Would I recommend?

Yes. Sharon Bolton has a talent for sending chills down your spine with her creepy psychological thrillers and this is no exception. It’s dark, disturbing and makes you leave the light on.  It is the beginning of a series, though there is a prequel short story on Kindle, Alive. It is perfect for the dark evenings and curling up in front of the fire when you want the thrill of being spooked and discovering who did it.  I can’t wait for the next book.

What are you reading this weekend?

Happy reading!

Love

*An excellent horror book which I may have to read again.

Book Review: And No Birds Will Sing by E.A Clark

It is nearly Halloween; my favourite time of year to read books with a spooky edge so I am pleased to share my review for And No Birds Will Sing as part of the blog tour organised by Rachel’s Random Resources.

Book Review: And No Birds Will Sing by E.A Clark

 

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And No Birds Will Sing by E.A Clark Book Cover

 

Title: And No Birds Will Sing

Author: E.A Clark

Genre: Horror, Suspense, Paranormal

Publisher: Crooked Cat Books

Release date:  3rd September 2018

Blurb

Not all spirits rest in peace…

Following a personal tragedy, a recovering Grace Clements relocates with her husband and daughter to an old cottage in idyllic rural Oxfordshire. As the family integrate into the seemingly benign local community, they learn unsettling facts about the cottage’s dark past. Grace quickly becomes uncomfortably aware of a menacing presence within their new home.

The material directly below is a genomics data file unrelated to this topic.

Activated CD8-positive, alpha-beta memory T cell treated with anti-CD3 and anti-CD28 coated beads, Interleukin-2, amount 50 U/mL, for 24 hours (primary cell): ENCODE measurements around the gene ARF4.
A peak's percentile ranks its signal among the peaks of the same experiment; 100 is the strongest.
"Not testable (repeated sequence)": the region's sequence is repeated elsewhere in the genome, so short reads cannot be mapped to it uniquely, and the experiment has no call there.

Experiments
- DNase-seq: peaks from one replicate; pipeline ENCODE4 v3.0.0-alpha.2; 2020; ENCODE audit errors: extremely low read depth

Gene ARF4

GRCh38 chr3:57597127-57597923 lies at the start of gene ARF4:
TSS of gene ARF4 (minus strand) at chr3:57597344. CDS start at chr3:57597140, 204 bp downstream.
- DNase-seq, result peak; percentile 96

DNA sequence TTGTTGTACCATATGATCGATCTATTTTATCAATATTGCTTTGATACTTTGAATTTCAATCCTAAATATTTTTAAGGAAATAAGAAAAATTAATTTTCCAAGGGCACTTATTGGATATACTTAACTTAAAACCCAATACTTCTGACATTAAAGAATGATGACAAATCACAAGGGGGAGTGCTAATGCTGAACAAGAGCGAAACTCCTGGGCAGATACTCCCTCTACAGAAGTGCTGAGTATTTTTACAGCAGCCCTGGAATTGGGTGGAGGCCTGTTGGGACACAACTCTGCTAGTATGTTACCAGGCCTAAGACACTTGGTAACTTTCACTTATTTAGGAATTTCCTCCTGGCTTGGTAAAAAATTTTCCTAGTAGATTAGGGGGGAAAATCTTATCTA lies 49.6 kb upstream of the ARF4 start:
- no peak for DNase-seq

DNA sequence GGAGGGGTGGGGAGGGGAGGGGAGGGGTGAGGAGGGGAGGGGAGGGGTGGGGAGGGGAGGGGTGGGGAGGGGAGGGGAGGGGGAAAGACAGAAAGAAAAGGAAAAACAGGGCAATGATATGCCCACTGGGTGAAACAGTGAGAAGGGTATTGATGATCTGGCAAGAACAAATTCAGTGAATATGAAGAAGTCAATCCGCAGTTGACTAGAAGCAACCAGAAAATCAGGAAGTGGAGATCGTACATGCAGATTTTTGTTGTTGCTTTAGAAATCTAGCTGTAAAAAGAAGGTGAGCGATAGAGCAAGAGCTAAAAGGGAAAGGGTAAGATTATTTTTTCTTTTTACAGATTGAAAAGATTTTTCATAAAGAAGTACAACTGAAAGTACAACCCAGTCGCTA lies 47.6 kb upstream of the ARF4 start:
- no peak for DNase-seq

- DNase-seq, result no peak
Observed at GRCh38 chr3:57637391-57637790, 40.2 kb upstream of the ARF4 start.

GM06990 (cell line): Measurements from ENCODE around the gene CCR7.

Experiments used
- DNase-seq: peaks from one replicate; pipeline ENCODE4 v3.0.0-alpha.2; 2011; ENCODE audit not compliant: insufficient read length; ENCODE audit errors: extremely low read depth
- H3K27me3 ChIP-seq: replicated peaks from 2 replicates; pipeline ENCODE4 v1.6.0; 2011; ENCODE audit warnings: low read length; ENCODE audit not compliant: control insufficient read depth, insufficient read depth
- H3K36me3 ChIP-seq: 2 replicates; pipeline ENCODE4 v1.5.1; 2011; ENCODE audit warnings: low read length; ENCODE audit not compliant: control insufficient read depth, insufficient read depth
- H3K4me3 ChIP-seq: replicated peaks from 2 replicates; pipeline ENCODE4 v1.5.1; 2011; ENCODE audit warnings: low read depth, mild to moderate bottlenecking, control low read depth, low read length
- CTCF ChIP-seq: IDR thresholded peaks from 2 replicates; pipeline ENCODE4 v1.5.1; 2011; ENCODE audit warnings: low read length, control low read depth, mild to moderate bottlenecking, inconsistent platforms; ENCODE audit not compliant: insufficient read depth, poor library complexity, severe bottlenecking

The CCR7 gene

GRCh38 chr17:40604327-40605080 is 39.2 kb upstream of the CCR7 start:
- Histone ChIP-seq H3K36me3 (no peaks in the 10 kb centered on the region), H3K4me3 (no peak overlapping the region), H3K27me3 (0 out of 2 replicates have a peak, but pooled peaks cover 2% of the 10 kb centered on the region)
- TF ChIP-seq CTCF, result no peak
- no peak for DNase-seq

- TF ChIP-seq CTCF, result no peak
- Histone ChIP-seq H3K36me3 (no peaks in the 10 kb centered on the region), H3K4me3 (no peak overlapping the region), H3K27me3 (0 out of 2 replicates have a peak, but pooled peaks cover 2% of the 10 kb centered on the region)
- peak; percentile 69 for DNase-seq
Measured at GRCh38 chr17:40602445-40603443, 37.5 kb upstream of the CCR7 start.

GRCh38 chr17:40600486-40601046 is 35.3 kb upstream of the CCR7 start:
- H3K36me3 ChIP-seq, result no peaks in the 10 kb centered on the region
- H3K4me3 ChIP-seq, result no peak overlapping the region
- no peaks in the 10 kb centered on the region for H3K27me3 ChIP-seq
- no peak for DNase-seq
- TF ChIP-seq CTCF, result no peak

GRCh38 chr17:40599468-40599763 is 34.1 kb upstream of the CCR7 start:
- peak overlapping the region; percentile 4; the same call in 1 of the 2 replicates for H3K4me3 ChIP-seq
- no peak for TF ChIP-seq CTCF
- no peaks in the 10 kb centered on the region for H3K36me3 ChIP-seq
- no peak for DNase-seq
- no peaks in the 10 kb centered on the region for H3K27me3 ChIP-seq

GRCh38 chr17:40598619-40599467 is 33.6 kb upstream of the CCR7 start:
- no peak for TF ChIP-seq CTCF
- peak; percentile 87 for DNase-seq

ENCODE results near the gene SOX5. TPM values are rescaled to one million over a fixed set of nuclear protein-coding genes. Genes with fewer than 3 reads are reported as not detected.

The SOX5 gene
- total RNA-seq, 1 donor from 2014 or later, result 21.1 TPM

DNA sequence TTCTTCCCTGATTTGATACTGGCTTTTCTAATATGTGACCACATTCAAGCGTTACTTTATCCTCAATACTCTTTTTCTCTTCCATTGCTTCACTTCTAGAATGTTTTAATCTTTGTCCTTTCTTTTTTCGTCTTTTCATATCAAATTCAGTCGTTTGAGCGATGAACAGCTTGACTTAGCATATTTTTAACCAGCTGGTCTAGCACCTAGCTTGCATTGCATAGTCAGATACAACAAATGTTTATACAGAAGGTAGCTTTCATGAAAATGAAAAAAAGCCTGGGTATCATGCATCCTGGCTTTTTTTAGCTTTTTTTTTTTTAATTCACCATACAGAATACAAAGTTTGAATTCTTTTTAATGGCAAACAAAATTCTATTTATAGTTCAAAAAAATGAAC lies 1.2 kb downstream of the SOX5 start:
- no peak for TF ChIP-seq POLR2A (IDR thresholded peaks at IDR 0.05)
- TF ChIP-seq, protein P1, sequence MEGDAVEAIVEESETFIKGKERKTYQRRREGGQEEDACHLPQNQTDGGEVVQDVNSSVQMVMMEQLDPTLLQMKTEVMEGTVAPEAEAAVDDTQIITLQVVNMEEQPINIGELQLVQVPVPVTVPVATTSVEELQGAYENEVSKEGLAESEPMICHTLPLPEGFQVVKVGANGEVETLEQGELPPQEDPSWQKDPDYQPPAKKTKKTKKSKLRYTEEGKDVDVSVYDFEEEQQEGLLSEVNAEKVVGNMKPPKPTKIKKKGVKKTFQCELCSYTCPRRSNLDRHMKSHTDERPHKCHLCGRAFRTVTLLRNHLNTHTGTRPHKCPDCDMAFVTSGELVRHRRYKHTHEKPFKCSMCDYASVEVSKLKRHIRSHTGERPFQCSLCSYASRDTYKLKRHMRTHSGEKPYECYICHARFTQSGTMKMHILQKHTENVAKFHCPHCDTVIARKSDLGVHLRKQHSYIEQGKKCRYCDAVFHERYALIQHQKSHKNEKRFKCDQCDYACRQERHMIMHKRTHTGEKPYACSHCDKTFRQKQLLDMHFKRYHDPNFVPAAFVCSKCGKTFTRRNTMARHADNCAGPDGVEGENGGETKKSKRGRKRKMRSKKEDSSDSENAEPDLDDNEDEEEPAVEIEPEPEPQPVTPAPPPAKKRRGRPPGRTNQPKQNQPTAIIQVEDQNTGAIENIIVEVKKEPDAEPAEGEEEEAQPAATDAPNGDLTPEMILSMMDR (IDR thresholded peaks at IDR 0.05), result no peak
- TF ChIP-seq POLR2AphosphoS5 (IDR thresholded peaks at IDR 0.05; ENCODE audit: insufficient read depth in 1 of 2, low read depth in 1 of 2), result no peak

Stumbling upon a neglected cemetery, Grace and her daughter discover the graves of the house’s previous inhabitants, including those of nine babies. Dismayed to find herself pregnant, Grace suspects she has awoken something truly evil in her new residence. She develops a creeping sense of unease as she unravels the disturbing truth about the history of the cottage and the fate of its occupants.

Who is the sinister boy watching Grace and her family? Are there malevolent forces at work? Or is the mentally fragile Grace heading for another breakdown?

A spellbinding paranormal thriller from the best-selling author of Lay Me To Rest. You may want to keep the lights on…

Purchase Links

UK https://amzn.to/2Mvmbey

US https://amzn.to/2noxGJO

https://www.crookedcatbooks.com/product/and-no-birds-shall-sing/

My Thoughts